Hidden gems of Django: Truncator

Turns out Django offers great way to truncate text. Lets see how to use the built-in util Truncator.

Published: Nov. 29, 2020

Recently I was working on a Django project and needed to truncate text. My first instinct was to google how to truncate text in Python. Which if course can be done, but the code isn't that elegant.

The most naive approach is to just slice the text and get like 40 first characters like this: text[0:40]. But now you need the ... at the end, however only if the text was actually longer than 40 chars. And what if you don't want to split words in a middle?

To pick up the "story", after googling for a Python way for a bit, it occurred to me to try google how to truncate in Django and I found the gem called Truncator.

This is a helper class to truncate text as the name implies. It handles this job very well and there is no need to look for anything else.

We start by importing it:

from django.utils.text import Truncator

You initialize the Truncator with string you want to truncate.

test_text = "The part that took the longest was to display random banner on a page. This involves mainly getting random record (or entity if you will) from your database. I have found quite a few solutions but they were either too complicated or relied on some preconditions like you had to have a table with no deleted records + sequential ids and then you could use something like last id or count and select random number from that."
truncator = Truncator(test_text)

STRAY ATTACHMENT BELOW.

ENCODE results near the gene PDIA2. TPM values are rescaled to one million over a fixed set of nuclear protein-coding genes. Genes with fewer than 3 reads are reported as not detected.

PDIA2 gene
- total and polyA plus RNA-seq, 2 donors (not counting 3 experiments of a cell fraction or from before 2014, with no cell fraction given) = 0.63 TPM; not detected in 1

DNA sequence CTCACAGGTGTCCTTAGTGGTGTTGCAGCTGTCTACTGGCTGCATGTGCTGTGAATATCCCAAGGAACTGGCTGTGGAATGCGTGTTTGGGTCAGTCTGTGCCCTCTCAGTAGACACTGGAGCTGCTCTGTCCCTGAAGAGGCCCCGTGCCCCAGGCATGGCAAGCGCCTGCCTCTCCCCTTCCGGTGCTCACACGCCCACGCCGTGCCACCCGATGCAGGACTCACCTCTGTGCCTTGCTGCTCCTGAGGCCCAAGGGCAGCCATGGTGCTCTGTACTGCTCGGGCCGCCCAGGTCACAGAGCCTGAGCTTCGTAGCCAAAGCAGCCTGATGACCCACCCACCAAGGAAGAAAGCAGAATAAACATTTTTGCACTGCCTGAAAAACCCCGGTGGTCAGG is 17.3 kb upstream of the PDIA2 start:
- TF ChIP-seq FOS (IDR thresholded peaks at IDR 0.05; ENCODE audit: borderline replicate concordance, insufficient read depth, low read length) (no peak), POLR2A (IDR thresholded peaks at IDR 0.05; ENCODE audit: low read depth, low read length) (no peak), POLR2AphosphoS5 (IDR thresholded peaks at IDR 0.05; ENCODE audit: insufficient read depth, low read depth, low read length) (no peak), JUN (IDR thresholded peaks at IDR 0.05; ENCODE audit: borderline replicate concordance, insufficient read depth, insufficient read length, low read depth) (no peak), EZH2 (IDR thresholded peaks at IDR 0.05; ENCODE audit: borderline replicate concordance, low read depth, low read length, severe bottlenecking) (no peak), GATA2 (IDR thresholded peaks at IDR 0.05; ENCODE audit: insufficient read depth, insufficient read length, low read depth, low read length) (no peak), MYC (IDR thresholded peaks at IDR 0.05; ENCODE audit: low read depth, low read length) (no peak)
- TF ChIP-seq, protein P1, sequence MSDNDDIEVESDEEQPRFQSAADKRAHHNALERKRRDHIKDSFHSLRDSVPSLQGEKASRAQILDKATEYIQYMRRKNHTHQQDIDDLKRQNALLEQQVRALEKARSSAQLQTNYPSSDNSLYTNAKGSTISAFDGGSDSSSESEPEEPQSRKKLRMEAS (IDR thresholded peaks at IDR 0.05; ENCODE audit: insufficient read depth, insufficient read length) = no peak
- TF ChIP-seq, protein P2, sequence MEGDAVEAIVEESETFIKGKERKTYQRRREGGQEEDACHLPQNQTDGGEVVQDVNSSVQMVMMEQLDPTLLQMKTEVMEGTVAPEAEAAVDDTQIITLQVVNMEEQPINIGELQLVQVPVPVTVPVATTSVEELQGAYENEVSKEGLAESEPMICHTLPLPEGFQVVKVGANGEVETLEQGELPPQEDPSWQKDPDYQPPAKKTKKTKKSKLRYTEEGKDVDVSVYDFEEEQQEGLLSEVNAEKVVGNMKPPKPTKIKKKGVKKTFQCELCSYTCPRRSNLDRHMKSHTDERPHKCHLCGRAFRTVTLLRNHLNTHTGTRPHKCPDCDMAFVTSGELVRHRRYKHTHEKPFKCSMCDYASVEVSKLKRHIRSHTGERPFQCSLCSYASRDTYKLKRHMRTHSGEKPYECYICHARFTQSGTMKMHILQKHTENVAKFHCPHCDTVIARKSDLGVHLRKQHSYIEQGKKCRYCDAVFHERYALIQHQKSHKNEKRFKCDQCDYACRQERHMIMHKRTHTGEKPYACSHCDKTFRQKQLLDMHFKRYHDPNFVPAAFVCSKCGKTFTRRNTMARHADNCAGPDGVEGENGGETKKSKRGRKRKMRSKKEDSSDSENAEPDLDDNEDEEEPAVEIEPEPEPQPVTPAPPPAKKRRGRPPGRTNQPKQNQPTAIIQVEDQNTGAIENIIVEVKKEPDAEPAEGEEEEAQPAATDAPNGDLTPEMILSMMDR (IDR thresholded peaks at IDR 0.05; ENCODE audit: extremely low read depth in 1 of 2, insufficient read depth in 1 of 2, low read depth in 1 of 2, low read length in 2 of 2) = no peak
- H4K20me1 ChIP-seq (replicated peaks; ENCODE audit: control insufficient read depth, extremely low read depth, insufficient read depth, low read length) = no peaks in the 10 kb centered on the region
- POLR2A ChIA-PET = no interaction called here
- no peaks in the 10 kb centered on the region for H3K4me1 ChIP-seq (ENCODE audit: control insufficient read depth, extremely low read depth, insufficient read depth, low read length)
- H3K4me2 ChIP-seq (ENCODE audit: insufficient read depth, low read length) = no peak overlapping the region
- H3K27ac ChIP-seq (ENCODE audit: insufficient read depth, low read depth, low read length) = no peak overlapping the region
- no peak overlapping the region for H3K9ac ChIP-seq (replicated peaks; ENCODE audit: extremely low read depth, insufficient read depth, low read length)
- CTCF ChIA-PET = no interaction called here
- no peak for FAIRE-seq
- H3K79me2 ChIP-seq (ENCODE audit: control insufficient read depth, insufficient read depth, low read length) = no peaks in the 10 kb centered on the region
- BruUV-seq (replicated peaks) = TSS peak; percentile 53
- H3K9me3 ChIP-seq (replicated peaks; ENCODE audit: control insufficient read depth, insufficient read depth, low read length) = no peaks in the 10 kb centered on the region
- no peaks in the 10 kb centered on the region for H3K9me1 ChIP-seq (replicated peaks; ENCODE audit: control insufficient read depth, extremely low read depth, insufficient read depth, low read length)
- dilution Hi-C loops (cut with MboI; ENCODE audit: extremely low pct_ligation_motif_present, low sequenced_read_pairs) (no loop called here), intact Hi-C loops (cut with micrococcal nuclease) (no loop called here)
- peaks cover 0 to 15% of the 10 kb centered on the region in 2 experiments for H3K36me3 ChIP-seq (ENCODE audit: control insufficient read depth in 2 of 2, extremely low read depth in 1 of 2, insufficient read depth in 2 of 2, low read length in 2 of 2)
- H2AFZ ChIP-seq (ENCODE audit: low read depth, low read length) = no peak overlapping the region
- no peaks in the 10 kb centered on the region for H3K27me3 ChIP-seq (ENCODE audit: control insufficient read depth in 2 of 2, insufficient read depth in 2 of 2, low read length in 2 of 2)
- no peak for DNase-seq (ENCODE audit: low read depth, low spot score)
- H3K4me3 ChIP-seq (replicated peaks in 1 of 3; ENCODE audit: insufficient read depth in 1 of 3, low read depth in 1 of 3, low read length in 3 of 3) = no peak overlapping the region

I have used a paragraph from my recent Django post. All that is left to do is to tell the truncator the result we want. We can use either method words to truncate based on number of words or chars to truncate strictly on the character basis. The words option is better, but if you have strict length limit, you need to opt for chars.

print(truncator.words(20))

And the output:

The part that took the longest was to display random banner on a page. This involves mainly getting random record…

Or with chars:

print(truncator.chars(30))

And the output:

The part that took the longes…

Did you catch the "…" at the end? Those are not three separate dots but rather the ellipsis character. Neat touch.

That's the basic usage done.

Going further

Truncator actually has a few more tricks up its sleeves. You can pass truncate parameter and specify, what string should denote truncation.

print(truncator.words(10, truncate="___"))

Output:

The part that took the longest was to display random___

If you are building a web app, chances are you want to truncate HTML text and Truncator has you covered. You can pass html=True and it will correctly handle HTML for you.

Now imagine handling all this yourself. This is why I like Django so much. And "batteries included" frameworks in general.

Filip Němeček profile photo

WRITTEN BY

Filip Němeček @nemecek_f

iOS blogger and developer with interest in Python/Django. My recent projects include IndieAppsCatalog and ImpressKit.

iOS blogger and developer with interest in Python/Django. My recent projects include IndieAppsCatalog and ImpressKit.